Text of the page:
Speaking from Turku, Prime Minister Juha Sipilä announced Tuesday afternoon that he intended to reconstitute his governing coalition with the help of the New Alternative — a group of MPs who defected from the Finns Party following the election of anti-immigration hardliner Jussi Halla-aho as chair last weekend.
Sipilä said that ministers would be able to retain their current portfolios. He added that he had sought expert opinions on the legality of the move before announcing his decision.
Sipilä was expected to formally ask President Sauli Niinistö to dissolve Parliament following the break-up of the three-party government coalition on Monday. However he called off the meeting when news broke that a group of 20-odd MPs had broken with the Finns Party to form a new Parliamentary group, the New Alternative.
The group, which includes Foreign Minister Timo Soini, immediately signalled that it would be ready to discuss joining the government coalition. Its announcement threw a spanner in the works for the Swedish People’s Party and the Christian Democrats, who had both signalled a readiness to join a Juha Sipilä-led government — on condition that the senior coalition parties agree to reformulate the government agenda.
Sipilä's alliance with the New Alternative means that he will have 107 of a total of 200 seats in the Parliament, giving him slightly more leverage than the 101 votes he would have had if he had partnered with the SPP and Christian Democrats. The departure of the New Alternative MPs leaves the Finns Party with just 15 MPs in Parliament.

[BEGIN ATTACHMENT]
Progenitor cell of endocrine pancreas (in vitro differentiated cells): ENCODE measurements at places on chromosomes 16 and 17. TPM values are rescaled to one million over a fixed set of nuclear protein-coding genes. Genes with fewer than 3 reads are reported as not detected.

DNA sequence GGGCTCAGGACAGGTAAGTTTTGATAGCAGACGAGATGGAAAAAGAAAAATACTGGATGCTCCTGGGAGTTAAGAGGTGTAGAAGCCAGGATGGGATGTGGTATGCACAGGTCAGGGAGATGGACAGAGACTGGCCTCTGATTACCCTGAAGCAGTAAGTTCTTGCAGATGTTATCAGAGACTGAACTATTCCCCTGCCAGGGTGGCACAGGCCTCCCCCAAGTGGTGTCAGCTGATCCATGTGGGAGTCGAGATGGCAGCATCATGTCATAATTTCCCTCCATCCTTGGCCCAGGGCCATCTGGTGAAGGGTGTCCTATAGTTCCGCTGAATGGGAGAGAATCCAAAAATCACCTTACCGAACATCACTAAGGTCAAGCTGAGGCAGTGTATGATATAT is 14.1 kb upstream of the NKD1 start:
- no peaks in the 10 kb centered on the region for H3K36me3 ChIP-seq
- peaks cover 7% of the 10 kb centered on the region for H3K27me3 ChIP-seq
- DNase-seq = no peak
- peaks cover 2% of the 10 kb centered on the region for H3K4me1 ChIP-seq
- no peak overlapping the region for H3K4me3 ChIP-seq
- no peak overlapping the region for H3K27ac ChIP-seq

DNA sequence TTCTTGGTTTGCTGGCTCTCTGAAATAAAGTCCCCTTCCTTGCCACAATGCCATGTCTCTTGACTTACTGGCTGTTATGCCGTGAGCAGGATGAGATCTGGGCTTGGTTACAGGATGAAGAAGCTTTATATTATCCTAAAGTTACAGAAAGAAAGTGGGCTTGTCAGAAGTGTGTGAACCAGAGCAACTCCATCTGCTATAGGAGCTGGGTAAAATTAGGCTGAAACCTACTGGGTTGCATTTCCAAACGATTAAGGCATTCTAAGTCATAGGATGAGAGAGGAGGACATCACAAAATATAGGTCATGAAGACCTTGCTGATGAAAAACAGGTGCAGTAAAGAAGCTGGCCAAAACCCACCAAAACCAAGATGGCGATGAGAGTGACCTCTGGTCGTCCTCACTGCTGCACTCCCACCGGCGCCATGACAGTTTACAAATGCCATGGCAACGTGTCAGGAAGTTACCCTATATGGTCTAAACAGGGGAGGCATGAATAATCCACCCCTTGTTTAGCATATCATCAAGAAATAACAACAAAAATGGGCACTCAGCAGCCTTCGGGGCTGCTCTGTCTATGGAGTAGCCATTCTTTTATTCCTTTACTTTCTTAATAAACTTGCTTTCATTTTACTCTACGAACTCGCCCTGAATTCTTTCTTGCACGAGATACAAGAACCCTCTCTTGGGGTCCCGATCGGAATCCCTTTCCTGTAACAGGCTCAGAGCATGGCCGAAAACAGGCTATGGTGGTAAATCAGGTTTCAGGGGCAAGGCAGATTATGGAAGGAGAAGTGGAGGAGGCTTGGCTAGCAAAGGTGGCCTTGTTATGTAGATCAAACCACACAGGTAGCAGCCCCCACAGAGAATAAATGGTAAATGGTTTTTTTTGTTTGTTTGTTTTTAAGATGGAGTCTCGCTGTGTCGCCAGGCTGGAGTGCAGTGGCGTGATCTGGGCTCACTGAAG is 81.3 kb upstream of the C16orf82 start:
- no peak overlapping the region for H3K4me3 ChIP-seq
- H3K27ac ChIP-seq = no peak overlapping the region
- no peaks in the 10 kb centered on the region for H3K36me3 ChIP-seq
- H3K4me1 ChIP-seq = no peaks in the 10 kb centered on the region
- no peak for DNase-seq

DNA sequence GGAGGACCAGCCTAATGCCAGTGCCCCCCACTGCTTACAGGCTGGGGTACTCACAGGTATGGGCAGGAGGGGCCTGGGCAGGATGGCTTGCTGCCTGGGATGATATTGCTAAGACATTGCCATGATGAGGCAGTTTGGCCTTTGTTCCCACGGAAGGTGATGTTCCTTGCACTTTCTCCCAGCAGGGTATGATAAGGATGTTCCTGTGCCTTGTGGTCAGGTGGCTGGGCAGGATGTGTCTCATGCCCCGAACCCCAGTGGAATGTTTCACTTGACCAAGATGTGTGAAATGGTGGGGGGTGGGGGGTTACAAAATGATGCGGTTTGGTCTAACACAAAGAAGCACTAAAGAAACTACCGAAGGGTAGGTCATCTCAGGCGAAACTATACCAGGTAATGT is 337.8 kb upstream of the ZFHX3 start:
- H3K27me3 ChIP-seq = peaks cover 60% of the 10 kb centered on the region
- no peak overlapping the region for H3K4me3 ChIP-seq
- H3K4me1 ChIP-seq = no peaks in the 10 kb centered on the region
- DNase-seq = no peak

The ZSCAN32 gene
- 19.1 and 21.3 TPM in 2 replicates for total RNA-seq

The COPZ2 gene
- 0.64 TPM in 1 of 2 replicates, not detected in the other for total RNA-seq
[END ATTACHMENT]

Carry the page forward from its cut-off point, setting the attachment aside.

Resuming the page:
During their hastily-convened press conference earlier on Tuesday, the defecting MPs had lamented the change in the Finns Party with the election of the ultra-nationalist Jussi Halla-aho as chair.
Halla-aho: Scale of defections unexpected
Speaking at a Finns Party press conference Tuesday afternoon, Halla-aho said that he did not expect such a large-scale exodus from the parliamentary group.
"It was expected that one or a few MPs might have come to that kind of conclusion, but I didn’t expect such a large scale movement," he commented.
He revealed that neither the party leadership, the party office nor the head of the parliamentary group had been informed of the decision to split with the party in advance.
"It didn’t feel good at all," he added.
He said that in his view, the people who had split with the parliamentary group had also broken away from the party. Asked whether the departure of parliamentary group leader Sampo Terho had come as a surprise, Halla-aho prevaricated.
"Among the people who defected from the parliamentary group were individuals of whom I would have least expected. All were disappointing, but some were more disappointing than others," Hall-aho remarked.
He pointed out that during the party chair election campaign and when the results of the ballot were in, the candidates for chair and vice chair had committed to respect the election outcome.
"If this is their idea of respecting the outcome of a democratic election, then I have a different view,” Halla-aho concluded.
Edit: Updated at 4.40pm to include reaction from Finns Party chair Jussi Halla-aho.